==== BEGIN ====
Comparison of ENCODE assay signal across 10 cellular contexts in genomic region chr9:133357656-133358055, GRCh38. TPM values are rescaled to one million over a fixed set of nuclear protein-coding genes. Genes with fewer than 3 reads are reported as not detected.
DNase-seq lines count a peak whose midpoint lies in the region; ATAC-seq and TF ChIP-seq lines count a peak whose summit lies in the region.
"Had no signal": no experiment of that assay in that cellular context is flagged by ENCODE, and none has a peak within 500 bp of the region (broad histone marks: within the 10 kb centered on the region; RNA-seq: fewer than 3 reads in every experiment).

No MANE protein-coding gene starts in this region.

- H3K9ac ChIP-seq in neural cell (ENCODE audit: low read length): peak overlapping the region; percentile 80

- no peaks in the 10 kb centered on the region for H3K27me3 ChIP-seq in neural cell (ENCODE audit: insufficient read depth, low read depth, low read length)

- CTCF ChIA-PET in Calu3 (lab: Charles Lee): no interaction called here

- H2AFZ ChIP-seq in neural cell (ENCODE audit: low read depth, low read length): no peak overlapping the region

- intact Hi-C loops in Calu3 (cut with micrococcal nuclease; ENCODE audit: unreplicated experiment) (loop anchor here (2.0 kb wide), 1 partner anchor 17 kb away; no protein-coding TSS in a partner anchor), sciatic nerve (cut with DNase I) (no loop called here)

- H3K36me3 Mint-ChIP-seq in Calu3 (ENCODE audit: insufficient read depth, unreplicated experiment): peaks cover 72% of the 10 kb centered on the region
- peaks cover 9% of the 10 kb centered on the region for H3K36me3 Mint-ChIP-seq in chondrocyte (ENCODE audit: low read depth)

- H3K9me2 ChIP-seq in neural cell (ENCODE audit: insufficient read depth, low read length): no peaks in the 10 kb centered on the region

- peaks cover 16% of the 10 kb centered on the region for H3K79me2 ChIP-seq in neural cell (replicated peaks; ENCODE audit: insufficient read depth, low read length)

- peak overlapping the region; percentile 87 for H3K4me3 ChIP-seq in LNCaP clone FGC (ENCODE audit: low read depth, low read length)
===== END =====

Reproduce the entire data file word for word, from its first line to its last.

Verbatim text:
Comparison of ENCODE assay signal across 10 cellular contexts in genomic region chr9:133357656-133358055, GRCh38. TPM values are rescaled to one million over a fixed set of nuclear protein-coding genes. Genes with fewer than 3 reads are reported as not detected.
DNase-seq lines count a peak whose midpoint lies in the region; ATAC-seq and TF ChIP-seq lines count a peak whose summit lies in the region.
"Had no signal": no experiment of that assay in that cellular context is flagged by ENCODE, and none has a peak within 500 bp of the region (broad histone marks: within the 10 kb centered on the region; RNA-seq: fewer than 3 reads in every experiment).

No MANE protein-coding gene starts in this region.

- H3K9ac ChIP-seq in neural cell (ENCODE audit: low read length): peak overlapping the region; percentile 80

- no peaks in the 10 kb centered on the region for H3K27me3 ChIP-seq in neural cell (ENCODE audit: insufficient read depth, low read depth, low read length)

- CTCF ChIA-PET in Calu3 (lab: Charles Lee): no interaction called here

- H2AFZ ChIP-seq in neural cell (ENCODE audit: low read depth, low read length): no peak overlapping the region

- intact Hi-C loops in Calu3 (cut with micrococcal nuclease; ENCODE audit: unreplicated experiment) (loop anchor here (2.0 kb wide), 1 partner anchor 17 kb away; no protein-coding TSS in a partner anchor), sciatic nerve (cut with DNase I) (no loop called here)

- H3K36me3 Mint-ChIP-seq in Calu3 (ENCODE audit: insufficient read depth, unreplicated experiment): peaks cover 72% of the 10 kb centered on the region
- peaks cover 9% of the 10 kb centered on the region for H3K36me3 Mint-ChIP-seq in chondrocyte (ENCODE audit: low read depth)

- H3K9me2 ChIP-seq in neural cell (ENCODE audit: insufficient read depth, low read length): no peaks in the 10 kb centered on the region

- peaks cover 16% of the 10 kb centered on the region for H3K79me2 ChIP-seq in neural cell (replicated peaks; ENCODE audit: insufficient read depth, low read length)

- peak overlapping the region; percentile 87 for H3K4me3 ChIP-seq in LNCaP clone FGC (ENCODE audit: low read depth, low read length)